William Cowper Poems

  • 201.  
    Happy songster, perch'd above,
    On the summit of the grove, Whom a dewdrop cheers to sing
  • 202.  
    My former hopes are fled,
    My terror now begins; I feel, alas! that I am dead
  • 203.  
    In language warm as could be breathed or penned
    Thy picture speaks the original my friend, Not by those looks that indicate thy mind,
  • 204.  
    Hair, wax, rouge, honey, teeth you buy,
    A multifarious store! A mask at once would all supply
  • 205.  
    (Jeremiah, xxiii.6)
    My God, how perfect are Thy ways!
  • 206.  
    I thirst, but not as once I did,
    The vain delights of earth to share; Thy wounds, Emmanuel, all forbid
  • 207.  
    Winter has a joy for me,
    While the Saviour's charms I read, Lowly, meek, from blemish free,
  • 208.  
    The pine-apples, in triple row,
    Were basking hot, and all in blow; A bee of most discerning taste
  • 209.  
    Almighty King! whose wondrous hand
    Supports the weight of sea and land; Whose grace is such a boundless store,
  • 210.  
    Farewell! endued with all that could engage
    All hearts to love thee, both in youth and age! In prime of life, for sprightliness enrolled
  • 211.  
    Eldest born of powers divine!
    Bless'd Hygeia! be it mine To enjoy what thou canst give,
  • 212.  
    My soul is sad, and much dismay'd;
    See, Lord, what legions of my foes, With fierce Apollyon at their head,
  • 213.  
    The Birds put off their every hue,
    To dress a room for Montagu. The peacock sends his heavenly dyes,
  • 214.  
    God of my life, to Thee I call,
    Afflicted at Thy feet I fall; When the great water-floods prevail,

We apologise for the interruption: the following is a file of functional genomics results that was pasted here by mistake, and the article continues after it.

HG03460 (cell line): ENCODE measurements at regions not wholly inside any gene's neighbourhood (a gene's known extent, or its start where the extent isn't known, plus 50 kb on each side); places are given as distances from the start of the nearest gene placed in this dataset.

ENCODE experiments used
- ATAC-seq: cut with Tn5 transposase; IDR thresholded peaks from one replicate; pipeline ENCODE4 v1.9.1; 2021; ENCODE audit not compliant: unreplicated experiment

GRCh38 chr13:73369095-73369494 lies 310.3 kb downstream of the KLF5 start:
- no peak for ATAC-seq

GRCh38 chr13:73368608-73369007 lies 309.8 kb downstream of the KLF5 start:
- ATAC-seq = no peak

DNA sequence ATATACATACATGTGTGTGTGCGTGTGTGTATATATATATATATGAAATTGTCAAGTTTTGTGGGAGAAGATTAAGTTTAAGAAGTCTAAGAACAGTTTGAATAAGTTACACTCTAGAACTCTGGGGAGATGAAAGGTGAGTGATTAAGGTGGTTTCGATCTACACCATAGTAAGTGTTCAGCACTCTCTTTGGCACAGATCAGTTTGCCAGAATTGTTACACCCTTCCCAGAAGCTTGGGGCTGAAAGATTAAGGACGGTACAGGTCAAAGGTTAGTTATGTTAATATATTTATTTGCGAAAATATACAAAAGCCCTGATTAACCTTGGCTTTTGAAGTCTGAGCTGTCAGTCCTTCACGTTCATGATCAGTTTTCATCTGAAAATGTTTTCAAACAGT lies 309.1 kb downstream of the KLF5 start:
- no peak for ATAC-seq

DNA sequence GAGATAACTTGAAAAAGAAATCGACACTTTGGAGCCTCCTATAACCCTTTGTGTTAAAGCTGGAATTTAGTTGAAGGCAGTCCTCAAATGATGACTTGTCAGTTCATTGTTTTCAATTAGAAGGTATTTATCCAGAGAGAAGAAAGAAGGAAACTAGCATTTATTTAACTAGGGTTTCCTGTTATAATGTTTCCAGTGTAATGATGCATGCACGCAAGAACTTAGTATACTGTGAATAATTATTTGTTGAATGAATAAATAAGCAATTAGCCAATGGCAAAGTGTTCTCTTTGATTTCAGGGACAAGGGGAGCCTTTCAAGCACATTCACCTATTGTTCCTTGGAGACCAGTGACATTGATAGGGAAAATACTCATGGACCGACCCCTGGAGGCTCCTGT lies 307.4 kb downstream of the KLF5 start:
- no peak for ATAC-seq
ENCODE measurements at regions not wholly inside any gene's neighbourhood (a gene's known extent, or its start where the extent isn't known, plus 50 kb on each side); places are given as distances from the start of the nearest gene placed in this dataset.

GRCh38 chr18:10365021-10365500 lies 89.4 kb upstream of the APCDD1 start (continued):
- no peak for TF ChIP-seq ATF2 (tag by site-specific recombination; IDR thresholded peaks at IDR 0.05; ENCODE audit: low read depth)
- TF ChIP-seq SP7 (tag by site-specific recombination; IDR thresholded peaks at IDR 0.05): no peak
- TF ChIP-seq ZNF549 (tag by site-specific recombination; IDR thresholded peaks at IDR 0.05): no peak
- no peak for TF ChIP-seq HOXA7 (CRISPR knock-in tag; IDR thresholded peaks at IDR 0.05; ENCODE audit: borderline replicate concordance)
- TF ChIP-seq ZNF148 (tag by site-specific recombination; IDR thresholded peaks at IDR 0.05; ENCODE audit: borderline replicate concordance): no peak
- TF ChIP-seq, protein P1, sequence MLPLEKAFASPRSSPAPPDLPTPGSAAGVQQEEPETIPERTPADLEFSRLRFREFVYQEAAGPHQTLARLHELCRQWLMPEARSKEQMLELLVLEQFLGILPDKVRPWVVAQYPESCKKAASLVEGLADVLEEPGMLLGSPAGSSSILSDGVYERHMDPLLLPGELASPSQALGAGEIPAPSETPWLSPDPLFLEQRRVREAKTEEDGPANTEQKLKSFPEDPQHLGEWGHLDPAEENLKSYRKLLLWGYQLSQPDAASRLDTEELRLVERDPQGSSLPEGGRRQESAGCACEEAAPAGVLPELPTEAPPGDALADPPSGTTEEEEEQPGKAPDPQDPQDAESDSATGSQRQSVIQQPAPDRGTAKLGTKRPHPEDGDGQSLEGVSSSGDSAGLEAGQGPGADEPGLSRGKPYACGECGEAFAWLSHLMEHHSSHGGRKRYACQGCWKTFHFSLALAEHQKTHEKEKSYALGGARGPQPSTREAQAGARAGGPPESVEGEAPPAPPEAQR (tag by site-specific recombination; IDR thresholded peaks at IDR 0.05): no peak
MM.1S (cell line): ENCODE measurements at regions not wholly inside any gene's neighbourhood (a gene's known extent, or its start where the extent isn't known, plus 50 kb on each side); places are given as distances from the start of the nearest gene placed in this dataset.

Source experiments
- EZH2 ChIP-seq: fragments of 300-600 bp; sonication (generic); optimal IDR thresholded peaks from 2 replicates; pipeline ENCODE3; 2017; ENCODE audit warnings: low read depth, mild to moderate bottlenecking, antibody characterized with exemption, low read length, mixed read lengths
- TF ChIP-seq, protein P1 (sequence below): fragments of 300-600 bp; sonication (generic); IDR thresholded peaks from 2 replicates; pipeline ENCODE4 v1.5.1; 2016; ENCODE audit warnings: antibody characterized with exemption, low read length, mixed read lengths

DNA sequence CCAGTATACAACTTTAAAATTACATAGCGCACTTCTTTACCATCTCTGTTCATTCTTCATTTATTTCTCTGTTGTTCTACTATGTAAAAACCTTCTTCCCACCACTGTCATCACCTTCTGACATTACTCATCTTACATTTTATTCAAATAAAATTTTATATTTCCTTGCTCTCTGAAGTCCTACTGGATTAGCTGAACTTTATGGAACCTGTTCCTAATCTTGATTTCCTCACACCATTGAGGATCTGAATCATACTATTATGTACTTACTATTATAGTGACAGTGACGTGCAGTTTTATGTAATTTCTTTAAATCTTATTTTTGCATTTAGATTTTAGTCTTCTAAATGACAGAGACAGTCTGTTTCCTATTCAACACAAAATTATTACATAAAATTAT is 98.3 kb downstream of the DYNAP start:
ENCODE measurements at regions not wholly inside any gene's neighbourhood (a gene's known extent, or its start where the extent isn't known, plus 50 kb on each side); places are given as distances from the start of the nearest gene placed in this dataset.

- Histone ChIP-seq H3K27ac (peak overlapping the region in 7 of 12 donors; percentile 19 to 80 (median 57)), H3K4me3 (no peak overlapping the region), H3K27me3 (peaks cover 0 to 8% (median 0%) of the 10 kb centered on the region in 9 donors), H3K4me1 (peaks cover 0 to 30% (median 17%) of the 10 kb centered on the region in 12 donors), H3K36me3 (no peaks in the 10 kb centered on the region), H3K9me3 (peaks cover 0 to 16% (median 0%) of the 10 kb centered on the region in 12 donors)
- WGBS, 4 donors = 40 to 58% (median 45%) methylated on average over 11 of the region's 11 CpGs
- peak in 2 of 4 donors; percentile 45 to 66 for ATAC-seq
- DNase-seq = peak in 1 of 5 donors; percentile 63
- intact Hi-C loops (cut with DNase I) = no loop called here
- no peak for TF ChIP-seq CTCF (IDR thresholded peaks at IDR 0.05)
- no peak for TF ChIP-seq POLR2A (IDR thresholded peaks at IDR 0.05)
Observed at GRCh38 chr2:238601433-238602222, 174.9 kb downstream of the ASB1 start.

• 215.  
    Receive, dear friend, the truths I teach,
    So shalt thou live beyond the reach Of adverse fortune's power;
  • 216.  
    Cocoa-nut naught,
    Fish too dear, None must be bought,
  • 217.  
    My rose, Gravina, blooms anew;
    And steeped not now in rain, But in Castalian streams by you,
  • 218.  
    'Ere God had built the mountains,
    Or raised the fruitful hills; Before he fill'd the fountains
  • 219.  
    The noon was shady, and soft airs
    Swept Ouseâ??s silent tide, When, â??scaped from literary cares,
  • 220.  
    Grace, triumphant in the throne,
    Scorns a rival, reigns alone; Come and bow beneath her sway;
  • 221.  
    (Genesis, xxii.14)
    The saints should never be dismay'd,
  • 222.  
    Take to thy bosom, gentle earth, a swain
    With much hard labor in thy service worn! He set the vines that clothe yon ample plain,
  • 223.  
    When a bar of pure silver or ingot of gold
    Is sent to be flatted or wrought into length, It is pass'd between cylinders often, and roll'd
  • 224.  
    What virtue, or what mental grace
    But men unqualified and base Will boast it their possession?
  • 225.  
    O thou, by long experience tried,
    Near whom no grief can long abide; My love! how full of sweet content
  • 226.  
    Two neighbours furiously dispute;
    A field--the subject of the suit. Trivial the spot, yet such the rage
  • 227.  
    (Hebrews, iv.2)
    Israel in ancient days
  • 228.  
    Would my Delia know if I love, let her take
    My last thought at night, and the first when I wake; With my prayers and best wishes preferred for her sake.